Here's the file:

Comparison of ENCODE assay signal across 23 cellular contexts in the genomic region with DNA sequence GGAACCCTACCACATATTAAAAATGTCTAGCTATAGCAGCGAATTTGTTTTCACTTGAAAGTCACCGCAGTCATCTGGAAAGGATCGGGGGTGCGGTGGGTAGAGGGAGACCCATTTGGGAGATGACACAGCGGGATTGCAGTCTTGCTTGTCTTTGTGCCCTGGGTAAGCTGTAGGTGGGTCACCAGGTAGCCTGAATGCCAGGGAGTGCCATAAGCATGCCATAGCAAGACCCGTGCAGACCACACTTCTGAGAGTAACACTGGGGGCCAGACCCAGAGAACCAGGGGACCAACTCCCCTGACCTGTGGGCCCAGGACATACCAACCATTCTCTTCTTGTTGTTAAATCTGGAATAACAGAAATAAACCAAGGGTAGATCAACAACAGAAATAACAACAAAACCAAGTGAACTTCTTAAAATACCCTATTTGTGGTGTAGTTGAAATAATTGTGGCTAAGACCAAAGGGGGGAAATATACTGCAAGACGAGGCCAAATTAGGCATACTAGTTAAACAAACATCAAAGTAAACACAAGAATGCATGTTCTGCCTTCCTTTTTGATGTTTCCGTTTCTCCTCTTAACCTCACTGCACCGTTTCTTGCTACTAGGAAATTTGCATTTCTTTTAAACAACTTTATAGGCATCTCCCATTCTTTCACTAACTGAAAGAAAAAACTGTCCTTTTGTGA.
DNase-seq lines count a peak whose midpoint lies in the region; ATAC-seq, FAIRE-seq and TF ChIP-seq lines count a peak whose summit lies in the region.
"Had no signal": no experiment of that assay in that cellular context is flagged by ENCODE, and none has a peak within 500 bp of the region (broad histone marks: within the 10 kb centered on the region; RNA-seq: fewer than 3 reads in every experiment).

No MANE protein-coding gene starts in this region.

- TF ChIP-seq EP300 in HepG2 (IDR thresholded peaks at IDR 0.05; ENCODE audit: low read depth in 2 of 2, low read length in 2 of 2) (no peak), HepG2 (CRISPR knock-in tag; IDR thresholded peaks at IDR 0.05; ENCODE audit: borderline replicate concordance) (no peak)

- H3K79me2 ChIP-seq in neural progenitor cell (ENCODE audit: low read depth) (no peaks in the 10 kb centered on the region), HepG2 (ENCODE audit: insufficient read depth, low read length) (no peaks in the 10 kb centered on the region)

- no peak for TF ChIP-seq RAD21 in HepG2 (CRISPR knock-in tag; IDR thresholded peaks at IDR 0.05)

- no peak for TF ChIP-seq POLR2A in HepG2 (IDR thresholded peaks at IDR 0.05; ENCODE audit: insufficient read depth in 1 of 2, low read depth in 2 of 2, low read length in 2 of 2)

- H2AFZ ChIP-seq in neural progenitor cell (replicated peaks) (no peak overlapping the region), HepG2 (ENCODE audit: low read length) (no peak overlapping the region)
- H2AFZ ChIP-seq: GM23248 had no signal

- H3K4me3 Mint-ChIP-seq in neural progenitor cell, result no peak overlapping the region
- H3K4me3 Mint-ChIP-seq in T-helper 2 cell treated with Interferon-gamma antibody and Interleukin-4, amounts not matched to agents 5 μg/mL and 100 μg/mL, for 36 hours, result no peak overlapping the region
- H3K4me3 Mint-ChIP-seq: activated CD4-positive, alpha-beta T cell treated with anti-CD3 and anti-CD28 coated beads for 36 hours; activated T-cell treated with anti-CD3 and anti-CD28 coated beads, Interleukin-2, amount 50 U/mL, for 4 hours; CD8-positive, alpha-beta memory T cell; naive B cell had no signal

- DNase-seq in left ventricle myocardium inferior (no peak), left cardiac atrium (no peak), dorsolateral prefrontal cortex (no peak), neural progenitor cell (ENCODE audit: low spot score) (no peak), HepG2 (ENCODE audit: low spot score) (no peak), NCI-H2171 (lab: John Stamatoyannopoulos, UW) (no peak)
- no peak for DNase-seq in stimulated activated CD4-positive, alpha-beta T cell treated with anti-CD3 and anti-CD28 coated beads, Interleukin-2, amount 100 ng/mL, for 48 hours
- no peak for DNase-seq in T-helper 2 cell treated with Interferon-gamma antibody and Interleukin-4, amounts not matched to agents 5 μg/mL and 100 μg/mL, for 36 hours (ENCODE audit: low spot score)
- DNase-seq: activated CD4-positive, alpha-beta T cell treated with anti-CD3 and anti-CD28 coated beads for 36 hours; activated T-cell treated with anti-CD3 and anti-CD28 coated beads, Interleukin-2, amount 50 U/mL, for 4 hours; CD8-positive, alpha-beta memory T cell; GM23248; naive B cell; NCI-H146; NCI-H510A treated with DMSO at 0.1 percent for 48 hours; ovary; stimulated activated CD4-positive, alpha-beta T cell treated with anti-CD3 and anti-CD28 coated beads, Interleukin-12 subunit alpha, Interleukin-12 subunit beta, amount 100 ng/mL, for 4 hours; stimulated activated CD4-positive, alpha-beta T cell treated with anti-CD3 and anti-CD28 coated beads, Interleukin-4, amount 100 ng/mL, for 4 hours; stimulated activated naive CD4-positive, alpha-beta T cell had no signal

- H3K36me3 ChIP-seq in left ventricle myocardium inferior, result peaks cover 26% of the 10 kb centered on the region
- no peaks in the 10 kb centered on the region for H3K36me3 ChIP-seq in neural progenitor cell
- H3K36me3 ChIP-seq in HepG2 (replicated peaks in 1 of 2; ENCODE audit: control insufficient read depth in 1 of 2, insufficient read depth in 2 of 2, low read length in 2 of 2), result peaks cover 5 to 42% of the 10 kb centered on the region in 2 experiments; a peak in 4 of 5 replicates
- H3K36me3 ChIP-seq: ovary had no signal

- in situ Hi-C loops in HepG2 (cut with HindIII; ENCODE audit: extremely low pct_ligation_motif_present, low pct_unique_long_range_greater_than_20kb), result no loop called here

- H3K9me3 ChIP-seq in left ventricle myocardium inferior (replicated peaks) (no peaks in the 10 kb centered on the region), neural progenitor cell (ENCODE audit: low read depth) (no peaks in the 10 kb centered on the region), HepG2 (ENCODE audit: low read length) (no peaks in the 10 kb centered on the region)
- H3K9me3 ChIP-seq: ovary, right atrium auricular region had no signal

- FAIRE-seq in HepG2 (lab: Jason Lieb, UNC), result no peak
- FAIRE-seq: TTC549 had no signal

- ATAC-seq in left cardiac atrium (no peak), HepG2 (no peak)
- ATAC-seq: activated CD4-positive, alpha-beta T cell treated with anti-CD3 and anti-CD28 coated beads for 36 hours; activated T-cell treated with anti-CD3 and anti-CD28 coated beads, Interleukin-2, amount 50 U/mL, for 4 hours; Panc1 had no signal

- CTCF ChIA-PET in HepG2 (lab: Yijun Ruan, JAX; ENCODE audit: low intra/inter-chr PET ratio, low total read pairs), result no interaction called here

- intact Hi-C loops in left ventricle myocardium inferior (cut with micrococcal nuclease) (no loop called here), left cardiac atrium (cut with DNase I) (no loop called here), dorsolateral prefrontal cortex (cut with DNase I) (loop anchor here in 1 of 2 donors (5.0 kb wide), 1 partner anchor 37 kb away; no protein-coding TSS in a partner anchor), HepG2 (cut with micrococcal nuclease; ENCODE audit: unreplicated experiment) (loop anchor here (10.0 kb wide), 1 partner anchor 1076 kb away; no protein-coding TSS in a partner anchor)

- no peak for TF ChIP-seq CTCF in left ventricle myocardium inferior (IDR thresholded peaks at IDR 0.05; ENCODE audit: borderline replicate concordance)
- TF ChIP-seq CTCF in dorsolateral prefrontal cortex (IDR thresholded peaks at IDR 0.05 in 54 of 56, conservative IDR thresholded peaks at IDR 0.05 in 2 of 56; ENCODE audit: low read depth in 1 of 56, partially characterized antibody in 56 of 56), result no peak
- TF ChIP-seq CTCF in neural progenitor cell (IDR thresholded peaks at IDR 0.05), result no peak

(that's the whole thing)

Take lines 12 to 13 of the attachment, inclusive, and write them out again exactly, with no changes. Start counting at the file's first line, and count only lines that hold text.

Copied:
- H3K4me3 Mint-ChIP-seq in T-helper 2 cell treated with Interferon-gamma antibody and Interleukin-4, amounts not matched to agents 5 μg/mL and 100 μg/mL, for 36 hours, result no peak overlapping the region
- H3K4me3 Mint-ChIP-seq: activated CD4-positive, alpha-beta T cell treated with anti-CD3 and anti-CD28 coated beads for 36 hours; activated T-cell treated with anti-CD3 and anti-CD28 coated beads, Interleukin-2, amount 50 U/mL, for 4 hours; CD8-positive, alpha-beta memory T cell; naive B cell had no signal